You might notice from time to time that if you eat a meal too quickly, you experience gas or bloating. That's because the enzymes in your saliva didn't have a chance to do their work before you swallowed your food. The sub-optimally digested food then hits your stomach and HCl into overdrive to work overtime to try break down this food. This process may create heartburn in the upper digestive region, or it may cause bloating in the intestines because the digestive enzymes weren’t stimulated in time.
Now imagine if your HCl levels were compromised or if you were having trouble making a particular enzyme (like lactase, in the case of those who are lactose intolerant). This is where supplements may come in handy.
Some foods are naturally harder to digest than others. Beans, for example, are notorious for the digestive challenges they produce. Alpha-galactosidase is a digestive enzyme that breaks down the starches in beans and legumes that cause problems for some people (3).
Digestive Enzymes not only help break down foods for easy digestion, they also do it for easy absorption. If your body is having a hard time breaking down food to the point that it's causing you digestive distress, it's likely that you are not optimally absorbing the nutrients in the food. Chronically poor nutrient absorption can lead to nutrient deficiencies that can negatively impact your health (4). If you have a chronic disease that impacts your ability to absorb nutrients (like Crohn's disease) or involves inflammation in your system that could do damage to your intestinal lining (like colitis or irritable bowel syndrome), it might be helpful to supplement with digestive enzymes to give your digestive system a push in the right direction (1).
The Best Digestive Enzyme Supplements
Since we've already gone over the broader categories of digestive enzymes as they relate to various food groups, let's talk about the best enzyme formulas.
When you're shopping for digestive enzymes, it's really important to read your labels to understand what's in the bottle. You want to make sure the capsules don't contain unnecessary fillers or extra unhealthy ingredients like starches, soy lecithin, or other irrelevant ingredients. Good brands have clear labels on their products and contain a variety of enzymes from each food category.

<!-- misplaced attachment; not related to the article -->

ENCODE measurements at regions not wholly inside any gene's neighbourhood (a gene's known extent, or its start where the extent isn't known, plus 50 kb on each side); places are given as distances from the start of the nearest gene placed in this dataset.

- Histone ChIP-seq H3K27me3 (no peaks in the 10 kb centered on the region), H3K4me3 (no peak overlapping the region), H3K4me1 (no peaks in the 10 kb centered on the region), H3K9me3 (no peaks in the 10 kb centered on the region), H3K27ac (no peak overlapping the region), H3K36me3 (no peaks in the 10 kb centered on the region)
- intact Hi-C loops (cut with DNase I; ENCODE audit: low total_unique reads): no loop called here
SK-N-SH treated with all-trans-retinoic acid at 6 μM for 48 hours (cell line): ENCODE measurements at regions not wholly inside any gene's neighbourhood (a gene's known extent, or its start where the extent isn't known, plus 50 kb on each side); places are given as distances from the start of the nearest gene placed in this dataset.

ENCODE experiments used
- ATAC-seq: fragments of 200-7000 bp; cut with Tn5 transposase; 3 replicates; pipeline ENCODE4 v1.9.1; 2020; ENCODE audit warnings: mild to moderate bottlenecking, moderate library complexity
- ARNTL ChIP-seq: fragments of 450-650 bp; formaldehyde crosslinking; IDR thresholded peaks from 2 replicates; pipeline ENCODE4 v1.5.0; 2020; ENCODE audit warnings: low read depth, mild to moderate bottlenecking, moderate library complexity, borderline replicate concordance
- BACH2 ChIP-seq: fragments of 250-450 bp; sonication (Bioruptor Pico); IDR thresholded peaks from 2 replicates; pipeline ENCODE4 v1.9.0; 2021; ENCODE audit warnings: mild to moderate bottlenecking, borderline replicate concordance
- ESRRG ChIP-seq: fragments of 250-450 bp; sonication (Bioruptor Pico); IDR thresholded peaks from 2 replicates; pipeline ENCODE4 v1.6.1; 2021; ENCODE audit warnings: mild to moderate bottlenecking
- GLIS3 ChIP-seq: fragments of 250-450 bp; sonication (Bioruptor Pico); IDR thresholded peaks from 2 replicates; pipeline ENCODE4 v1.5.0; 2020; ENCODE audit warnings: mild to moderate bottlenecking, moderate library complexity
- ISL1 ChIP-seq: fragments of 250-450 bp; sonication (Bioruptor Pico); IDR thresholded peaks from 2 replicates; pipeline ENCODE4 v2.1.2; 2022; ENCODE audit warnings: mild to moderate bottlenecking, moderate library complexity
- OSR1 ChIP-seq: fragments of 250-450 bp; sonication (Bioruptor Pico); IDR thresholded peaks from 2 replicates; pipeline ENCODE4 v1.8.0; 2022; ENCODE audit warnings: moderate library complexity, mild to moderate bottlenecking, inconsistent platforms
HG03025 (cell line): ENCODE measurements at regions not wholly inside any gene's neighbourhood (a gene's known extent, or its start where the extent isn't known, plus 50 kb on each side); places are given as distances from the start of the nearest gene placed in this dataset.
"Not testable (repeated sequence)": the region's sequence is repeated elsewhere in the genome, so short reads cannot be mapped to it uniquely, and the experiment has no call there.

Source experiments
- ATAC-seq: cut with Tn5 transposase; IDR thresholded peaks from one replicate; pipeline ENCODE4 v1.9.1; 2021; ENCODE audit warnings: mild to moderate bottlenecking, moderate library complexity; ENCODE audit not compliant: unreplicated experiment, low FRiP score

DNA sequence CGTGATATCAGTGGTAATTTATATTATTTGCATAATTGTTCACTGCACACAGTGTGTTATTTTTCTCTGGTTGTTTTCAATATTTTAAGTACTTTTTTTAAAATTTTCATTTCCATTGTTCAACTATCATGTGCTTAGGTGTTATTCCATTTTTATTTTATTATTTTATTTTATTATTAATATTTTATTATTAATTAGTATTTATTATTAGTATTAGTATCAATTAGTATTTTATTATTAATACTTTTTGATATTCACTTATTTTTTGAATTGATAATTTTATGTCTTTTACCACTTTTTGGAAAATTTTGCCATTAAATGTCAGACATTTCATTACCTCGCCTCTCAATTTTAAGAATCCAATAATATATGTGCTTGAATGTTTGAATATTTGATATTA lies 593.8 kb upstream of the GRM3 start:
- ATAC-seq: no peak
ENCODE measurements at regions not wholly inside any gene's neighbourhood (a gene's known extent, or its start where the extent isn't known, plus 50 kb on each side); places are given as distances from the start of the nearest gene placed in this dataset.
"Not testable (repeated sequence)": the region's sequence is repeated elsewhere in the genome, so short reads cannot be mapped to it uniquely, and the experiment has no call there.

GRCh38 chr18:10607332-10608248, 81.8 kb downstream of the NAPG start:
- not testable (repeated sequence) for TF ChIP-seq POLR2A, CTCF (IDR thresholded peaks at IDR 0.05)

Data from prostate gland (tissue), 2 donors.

Some enzymes come from plant sources like papain, which comes from papaya and helps digest protein, and the aforementioned bromelain, which comes from pineapple. These are both helpful ingredients to look for in a digestive enzyme supplement. Lactase and peptidase are other enzymes that help with digesting dairy by breaking down lactose and casein, respectively. Peptidase also helps digest gluten and may help those with gluten sensitivity if they eat something that isn't gluten-free (5).
Importantly, since the modern diet is high in sugar, it is recommended to include a digestive enzyme that helps break down sugar, such as amylase or glucoamylase.
For lipid digestion, opt to include lipase.
Support Your Healthy Digestion
Digestive enzymes are an excellent way to support your gut health, but they aren't the only answer. Keeping your stress levels low to avoid digestive problems and maintain low stomach acid, chewing your food well to avoid overtaxing your digestive system, and eating healthy, nutrient-dense foods that support digestive function help support a healthy digestive system.
Raw food contains natural digestive enzymes, as do fermented foods like kimchi, kefir, yogurt, and sauerkraut. By eating these healthy foods and supplementing with a good-quality enzyme, you are doing your best to help support healthy digestion.